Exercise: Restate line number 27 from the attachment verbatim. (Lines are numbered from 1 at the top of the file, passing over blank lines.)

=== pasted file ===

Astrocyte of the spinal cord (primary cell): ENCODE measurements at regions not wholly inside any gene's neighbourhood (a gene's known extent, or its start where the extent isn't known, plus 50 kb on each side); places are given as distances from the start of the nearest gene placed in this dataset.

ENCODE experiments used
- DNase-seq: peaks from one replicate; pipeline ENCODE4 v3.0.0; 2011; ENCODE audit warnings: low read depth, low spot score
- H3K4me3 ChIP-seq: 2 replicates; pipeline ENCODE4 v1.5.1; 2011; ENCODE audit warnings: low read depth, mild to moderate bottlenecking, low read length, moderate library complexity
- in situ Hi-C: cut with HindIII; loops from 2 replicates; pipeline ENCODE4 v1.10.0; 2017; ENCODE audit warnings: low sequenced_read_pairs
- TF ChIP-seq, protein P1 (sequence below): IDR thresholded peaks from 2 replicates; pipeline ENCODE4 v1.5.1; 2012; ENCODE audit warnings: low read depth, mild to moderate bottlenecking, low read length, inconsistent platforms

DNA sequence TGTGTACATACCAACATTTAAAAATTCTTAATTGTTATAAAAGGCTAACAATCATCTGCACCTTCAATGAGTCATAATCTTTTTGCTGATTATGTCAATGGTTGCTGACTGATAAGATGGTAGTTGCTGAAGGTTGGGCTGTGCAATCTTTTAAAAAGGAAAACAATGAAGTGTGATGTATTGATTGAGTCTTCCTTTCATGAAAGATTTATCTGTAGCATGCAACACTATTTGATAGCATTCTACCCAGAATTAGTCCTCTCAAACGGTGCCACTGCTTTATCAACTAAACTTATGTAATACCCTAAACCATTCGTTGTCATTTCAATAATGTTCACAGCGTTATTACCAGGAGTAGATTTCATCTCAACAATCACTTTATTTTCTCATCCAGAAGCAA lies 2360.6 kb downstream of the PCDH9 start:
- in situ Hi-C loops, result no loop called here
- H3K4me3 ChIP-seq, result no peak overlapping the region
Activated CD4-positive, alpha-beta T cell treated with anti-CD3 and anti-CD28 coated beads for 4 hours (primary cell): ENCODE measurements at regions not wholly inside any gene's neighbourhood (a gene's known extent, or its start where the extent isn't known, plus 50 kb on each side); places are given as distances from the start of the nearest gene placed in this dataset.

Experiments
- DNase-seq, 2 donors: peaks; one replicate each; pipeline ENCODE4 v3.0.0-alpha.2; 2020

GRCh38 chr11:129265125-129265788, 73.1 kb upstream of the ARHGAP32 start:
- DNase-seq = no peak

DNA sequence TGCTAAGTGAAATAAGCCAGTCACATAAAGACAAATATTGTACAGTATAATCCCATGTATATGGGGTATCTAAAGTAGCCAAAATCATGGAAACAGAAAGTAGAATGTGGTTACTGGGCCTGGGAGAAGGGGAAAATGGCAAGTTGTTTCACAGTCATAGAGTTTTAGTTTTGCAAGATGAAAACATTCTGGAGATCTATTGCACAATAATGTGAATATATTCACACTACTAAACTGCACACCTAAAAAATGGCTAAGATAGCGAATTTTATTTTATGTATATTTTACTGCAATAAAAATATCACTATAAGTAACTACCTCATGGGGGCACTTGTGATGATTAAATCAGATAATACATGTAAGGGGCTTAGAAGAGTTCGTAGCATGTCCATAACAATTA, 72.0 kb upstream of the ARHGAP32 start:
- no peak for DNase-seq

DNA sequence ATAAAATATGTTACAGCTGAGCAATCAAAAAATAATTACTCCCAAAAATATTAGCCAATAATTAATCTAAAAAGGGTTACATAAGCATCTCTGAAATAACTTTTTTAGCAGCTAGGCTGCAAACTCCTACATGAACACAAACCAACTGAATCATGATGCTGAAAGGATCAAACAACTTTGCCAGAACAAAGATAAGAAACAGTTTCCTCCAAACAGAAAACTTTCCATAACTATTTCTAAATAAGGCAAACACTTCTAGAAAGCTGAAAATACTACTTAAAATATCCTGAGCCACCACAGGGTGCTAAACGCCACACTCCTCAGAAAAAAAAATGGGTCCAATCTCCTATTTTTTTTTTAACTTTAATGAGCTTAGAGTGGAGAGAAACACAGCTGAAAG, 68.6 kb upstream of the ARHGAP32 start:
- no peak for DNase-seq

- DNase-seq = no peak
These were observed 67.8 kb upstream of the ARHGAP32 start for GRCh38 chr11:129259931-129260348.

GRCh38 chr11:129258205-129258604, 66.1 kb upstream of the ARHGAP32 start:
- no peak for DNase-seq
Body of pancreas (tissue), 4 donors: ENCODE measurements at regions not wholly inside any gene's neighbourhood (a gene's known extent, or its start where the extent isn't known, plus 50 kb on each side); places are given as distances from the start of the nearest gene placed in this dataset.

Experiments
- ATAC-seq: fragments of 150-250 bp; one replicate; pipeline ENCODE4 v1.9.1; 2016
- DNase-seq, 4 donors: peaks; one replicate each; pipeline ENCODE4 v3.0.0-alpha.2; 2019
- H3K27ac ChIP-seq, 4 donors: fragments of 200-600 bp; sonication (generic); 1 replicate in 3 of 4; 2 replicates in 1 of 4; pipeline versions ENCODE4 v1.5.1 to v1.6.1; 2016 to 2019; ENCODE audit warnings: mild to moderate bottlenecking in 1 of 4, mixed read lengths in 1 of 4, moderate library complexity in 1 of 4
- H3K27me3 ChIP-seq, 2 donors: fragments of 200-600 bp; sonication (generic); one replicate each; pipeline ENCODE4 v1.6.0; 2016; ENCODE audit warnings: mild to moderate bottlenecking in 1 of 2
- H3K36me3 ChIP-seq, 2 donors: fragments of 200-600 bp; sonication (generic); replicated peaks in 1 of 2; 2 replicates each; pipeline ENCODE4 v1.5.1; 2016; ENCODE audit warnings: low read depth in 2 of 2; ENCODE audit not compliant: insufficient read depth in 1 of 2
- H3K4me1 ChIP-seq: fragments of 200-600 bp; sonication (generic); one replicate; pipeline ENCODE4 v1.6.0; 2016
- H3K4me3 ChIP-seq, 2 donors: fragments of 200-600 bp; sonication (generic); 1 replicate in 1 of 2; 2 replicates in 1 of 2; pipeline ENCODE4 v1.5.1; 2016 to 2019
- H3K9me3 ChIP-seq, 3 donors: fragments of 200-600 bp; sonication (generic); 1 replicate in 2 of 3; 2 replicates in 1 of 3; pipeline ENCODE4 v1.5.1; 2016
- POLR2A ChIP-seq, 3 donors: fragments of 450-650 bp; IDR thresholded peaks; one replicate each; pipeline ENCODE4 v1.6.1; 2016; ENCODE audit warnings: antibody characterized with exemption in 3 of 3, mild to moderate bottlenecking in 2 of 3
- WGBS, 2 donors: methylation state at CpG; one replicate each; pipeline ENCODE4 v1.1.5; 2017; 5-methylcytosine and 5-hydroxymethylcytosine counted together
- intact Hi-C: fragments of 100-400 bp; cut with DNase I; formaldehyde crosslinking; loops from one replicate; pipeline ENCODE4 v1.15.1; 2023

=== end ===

- H3K27ac ChIP-seq, 4 donors: fragments of 200-600 bp; sonication (generic); 1 replicate in 3 of 4; 2 replicates in 1 of 4; pipeline versions ENCODE4 v1.5.1 to v1.6.1; 2016 to 2019; ENCODE audit warnings: mild to moderate bottlenecking in 1 of 4, mixed read lengths in 1 of 4, moderate library complexity in 1 of 4